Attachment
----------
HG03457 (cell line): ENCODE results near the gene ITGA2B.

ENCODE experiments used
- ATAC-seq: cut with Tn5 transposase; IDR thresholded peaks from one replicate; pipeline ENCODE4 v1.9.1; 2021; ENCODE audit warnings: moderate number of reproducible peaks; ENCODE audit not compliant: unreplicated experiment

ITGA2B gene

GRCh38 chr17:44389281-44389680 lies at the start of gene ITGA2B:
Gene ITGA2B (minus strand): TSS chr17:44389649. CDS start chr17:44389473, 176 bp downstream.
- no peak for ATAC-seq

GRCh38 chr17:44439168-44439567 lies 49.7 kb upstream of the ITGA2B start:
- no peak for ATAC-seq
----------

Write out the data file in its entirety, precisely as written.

HG03457 (cell line): ENCODE results near the gene ITGA2B.

ENCODE experiments used
- ATAC-seq: cut with Tn5 transposase; IDR thresholded peaks from one replicate; pipeline ENCODE4 v1.9.1; 2021; ENCODE audit warnings: moderate number of reproducible peaks; ENCODE audit not compliant: unreplicated experiment

ITGA2B gene

GRCh38 chr17:44389281-44389680 lies at the start of gene ITGA2B:
Gene ITGA2B (minus strand): TSS chr17:44389649. CDS start chr17:44389473, 176 bp downstream.
- no peak for ATAC-seq

GRCh38 chr17:44439168-44439567 lies 49.7 kb upstream of the ITGA2B start:
- no peak for ATAC-seq